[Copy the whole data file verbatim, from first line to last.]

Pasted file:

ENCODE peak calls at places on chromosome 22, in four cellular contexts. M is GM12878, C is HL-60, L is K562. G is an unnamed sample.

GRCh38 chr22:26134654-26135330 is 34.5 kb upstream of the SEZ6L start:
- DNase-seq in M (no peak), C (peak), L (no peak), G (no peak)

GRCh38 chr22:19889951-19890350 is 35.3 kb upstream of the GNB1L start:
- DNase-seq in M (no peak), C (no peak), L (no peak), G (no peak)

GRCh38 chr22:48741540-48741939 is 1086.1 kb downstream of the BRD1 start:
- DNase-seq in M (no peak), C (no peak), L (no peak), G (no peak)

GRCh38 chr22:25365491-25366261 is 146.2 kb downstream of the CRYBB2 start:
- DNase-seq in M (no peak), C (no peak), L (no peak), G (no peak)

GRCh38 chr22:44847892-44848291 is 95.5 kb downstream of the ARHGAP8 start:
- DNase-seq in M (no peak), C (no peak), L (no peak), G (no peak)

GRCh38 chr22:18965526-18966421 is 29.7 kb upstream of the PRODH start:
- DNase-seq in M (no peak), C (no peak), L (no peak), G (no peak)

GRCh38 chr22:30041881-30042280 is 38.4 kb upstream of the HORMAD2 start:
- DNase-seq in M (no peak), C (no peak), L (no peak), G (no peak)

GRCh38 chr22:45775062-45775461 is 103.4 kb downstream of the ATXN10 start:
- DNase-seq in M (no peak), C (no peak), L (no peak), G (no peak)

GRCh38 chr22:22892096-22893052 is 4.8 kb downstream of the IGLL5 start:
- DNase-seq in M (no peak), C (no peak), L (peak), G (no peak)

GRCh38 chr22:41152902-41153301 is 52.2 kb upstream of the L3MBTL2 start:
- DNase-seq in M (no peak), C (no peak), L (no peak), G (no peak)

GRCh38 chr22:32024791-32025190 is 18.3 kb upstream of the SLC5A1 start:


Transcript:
ENCODE peak calls at places on chromosome 22, in four cellular contexts. M is GM12878, C is HL-60, L is K562. G is an unnamed sample.

GRCh38 chr22:26134654-26135330 is 34.5 kb upstream of the SEZ6L start:
- DNase-seq in M (no peak), C (peak), L (no peak), G (no peak)

GRCh38 chr22:19889951-19890350 is 35.3 kb upstream of the GNB1L start:
- DNase-seq in M (no peak), C (no peak), L (no peak), G (no peak)

GRCh38 chr22:48741540-48741939 is 1086.1 kb downstream of the BRD1 start:
- DNase-seq in M (no peak), C (no peak), L (no peak), G (no peak)

GRCh38 chr22:25365491-25366261 is 146.2 kb downstream of the CRYBB2 start:
- DNase-seq in M (no peak), C (no peak), L (no peak), G (no peak)

GRCh38 chr22:44847892-44848291 is 95.5 kb downstream of the ARHGAP8 start:
- DNase-seq in M (no peak), C (no peak), L (no peak), G (no peak)

GRCh38 chr22:18965526-18966421 is 29.7 kb upstream of the PRODH start:
- DNase-seq in M (no peak), C (no peak), L (no peak), G (no peak)

GRCh38 chr22:30041881-30042280 is 38.4 kb upstream of the HORMAD2 start:
- DNase-seq in M (no peak), C (no peak), L (no peak), G (no peak)

GRCh38 chr22:45775062-45775461 is 103.4 kb downstream of the ATXN10 start:
- DNase-seq in M (no peak), C (no peak), L (no peak), G (no peak)

GRCh38 chr22:22892096-22893052 is 4.8 kb downstream of the IGLL5 start:
- DNase-seq in M (no peak), C (no peak), L (peak), G (no peak)

GRCh38 chr22:41152902-41153301 is 52.2 kb upstream of the L3MBTL2 start:
- DNase-seq in M (no peak), C (no peak), L (no peak), G (no peak)

GRCh38 chr22:32024791-32025190 is 18.3 kb upstream of the SLC5A1 start: